Arizona targets Purdue Pharma, Sackler family in Supreme Court lawsuit over opioid profits

The state of Arizona is going after Purdue Pharma and the family that owns it, filing a lawsuit against them in the U.S. Supreme Court.

Officials are accusing eight members of the Sackler family of taking billions of dollars from Purdue, both as payments to themselves and transfers to other companies they control. The lawsuit alleges the Sacklers moved the money even as they knew the company faced crippling liability over its aggressive OxyContin marketing during the 1990s, which officials have blamed for the opioid crisis.

“This is an urgent situation requiring the type of expeditious resolution that only the Supreme Court can provide,” Arizona Attorney General Mark Brnovich said. “The clarity of the high court’s ruling and the authority to enforce the judgment throughout the country and internationally will be the most effective path to addressing an issue of this magnitude.”

Purdue and top executives pleaded guilty in 2007 to misleading doctors and patients about OxyContin’s addictive properties. The company paid more than $600 million in fines. Purdue also entered into a consent judgment with Arizona at that time to resolve the state’s investigation into misleading OxyContin marketing.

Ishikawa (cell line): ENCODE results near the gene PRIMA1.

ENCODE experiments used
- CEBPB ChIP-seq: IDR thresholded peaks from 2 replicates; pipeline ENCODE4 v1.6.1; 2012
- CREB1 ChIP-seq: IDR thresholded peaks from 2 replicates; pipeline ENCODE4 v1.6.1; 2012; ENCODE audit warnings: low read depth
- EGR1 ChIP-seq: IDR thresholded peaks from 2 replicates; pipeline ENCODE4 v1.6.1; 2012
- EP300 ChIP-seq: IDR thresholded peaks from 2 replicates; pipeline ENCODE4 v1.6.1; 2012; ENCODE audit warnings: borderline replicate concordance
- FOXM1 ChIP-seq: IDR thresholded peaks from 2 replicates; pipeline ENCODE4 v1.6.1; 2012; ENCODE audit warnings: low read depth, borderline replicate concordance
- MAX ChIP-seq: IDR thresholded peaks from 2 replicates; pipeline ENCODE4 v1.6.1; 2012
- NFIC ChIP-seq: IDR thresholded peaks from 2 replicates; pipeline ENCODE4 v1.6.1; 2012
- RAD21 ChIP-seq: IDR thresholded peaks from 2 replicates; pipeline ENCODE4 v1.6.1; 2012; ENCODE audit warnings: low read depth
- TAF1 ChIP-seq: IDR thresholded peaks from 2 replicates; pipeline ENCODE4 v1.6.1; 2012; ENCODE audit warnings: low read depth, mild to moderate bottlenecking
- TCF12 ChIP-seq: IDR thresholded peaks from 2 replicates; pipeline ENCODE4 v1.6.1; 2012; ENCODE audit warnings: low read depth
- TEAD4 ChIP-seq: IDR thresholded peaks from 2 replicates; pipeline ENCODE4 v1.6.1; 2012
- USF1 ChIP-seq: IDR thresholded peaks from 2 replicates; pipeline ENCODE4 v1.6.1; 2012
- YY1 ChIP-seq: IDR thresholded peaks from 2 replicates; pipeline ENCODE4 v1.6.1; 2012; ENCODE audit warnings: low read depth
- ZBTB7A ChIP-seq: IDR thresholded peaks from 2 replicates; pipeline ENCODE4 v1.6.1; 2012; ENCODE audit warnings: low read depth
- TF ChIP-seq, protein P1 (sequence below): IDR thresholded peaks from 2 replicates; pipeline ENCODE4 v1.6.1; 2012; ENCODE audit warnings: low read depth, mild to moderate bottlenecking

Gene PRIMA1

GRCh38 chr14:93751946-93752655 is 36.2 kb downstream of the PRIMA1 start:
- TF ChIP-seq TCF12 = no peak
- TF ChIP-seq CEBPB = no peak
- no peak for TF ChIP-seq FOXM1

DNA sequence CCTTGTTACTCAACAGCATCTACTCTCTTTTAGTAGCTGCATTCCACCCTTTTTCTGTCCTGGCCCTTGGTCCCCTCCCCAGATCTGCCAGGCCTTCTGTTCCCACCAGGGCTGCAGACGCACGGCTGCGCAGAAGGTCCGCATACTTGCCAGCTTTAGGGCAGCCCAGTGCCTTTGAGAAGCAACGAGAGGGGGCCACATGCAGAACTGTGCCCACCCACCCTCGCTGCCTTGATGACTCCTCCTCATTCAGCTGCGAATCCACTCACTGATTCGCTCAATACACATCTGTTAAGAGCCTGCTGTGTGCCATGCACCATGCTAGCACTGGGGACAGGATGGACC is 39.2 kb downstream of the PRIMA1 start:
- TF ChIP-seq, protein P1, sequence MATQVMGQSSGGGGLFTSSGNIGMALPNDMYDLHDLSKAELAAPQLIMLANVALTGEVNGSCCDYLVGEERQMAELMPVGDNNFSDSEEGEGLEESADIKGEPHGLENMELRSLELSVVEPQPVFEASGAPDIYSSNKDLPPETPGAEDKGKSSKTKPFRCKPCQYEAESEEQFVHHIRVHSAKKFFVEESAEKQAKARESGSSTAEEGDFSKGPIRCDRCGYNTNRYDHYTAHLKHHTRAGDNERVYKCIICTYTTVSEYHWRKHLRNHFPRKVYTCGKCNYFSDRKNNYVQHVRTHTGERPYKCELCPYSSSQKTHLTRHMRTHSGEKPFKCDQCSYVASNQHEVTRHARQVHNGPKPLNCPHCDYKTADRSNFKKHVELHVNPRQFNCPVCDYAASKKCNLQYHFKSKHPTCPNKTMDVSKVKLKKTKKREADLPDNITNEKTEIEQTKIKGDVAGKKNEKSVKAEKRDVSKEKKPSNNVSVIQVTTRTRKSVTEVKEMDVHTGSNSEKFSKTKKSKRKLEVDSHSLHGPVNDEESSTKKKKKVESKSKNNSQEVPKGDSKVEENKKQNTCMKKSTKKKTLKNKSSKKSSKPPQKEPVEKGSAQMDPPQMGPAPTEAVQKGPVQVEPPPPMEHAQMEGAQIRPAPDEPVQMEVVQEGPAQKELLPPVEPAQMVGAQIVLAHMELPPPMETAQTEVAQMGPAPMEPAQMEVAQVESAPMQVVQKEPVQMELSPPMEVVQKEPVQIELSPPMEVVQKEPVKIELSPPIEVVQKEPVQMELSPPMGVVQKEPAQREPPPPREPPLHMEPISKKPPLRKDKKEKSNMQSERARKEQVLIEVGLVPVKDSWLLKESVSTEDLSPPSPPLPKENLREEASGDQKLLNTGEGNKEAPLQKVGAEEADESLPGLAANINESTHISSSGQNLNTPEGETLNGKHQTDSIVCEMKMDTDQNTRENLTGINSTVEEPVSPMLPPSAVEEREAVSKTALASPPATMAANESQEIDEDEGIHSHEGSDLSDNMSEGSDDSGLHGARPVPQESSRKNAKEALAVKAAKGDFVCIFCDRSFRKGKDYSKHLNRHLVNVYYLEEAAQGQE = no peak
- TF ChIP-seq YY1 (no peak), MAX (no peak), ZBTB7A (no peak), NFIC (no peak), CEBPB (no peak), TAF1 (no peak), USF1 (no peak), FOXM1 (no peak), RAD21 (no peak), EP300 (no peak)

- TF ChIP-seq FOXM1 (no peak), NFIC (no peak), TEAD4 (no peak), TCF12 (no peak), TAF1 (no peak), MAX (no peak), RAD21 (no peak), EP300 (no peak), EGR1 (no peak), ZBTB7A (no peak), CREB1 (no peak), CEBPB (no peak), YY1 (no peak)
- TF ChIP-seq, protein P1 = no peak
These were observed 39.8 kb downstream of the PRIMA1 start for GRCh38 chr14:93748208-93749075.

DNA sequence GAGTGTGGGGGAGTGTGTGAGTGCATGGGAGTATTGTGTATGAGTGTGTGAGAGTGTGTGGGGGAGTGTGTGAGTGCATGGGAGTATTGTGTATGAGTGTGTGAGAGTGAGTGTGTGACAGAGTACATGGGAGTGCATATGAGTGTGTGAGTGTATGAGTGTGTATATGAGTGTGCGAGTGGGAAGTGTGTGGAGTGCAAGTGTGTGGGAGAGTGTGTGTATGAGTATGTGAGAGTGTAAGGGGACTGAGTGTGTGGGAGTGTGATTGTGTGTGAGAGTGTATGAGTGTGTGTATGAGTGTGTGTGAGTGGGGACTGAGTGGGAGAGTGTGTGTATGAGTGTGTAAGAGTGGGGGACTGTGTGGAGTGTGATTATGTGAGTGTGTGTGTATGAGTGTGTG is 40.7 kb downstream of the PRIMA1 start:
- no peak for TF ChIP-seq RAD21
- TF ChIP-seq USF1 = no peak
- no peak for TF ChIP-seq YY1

The company had to pay a $19.5 million fine to Arizona and 25 other states, and it was prohibited from marketing oxycodone painkillers in deceptive ways.

But that didn’t stop the spread of opioids in Arizona. Opioid-related deaths in Arizona have risen 76 percent since 2013, according to state officials. In 2017, when there were 928 opioid-related deaths in the state, drug providers wrote 61.2 opioid prescriptions for every 100 residents.

Court filings obtained by The Washington Post last month showed 76 billion opioid pills were distributed to pharmacies across the U.S. between 2006 and 2012.

Drugmakers like Purdue are facing numerous lawsuits over the role they’ve been accused of playing in the opioid crisis.

Purdue, with the knowledge and approval of the Sacklers, “continued to market its opioids illegally through a marketing campaign that was designed to aggressively increase sales,” the new lawsuit alleges.


In a separate state court filing, officials are also seeking $25,000 per violation in civil penalties from Purdue in another case alleging the company violated the terms of the consent judgment.

In the Supreme Court case, state officials are accusing the Sacklers of intentional fraudulent conveyance and constructive fraudulent conveyance. Brnovich said he took the case to the nation’s highest court because the opioid crisis has reached national importance.

In a statement, Purdue said the Supreme Court is "an improper forum" for this case.

"This petition was filed solely for the purpose of leapfrogging other similar lawsuits, and we expect the court will see it as such," the company said.

“It is unconscionable that companies responsible for fueling this crisis might escape paying restitution to victims by transferring billions of dollars made on opioid sales to company owners and then possibly filing for bankruptcy,” Brnovich said. “Those responsible for the opioid crisis must be held accountable and the Sacklers’ pilfering of Purdue’s assets must be remedied.”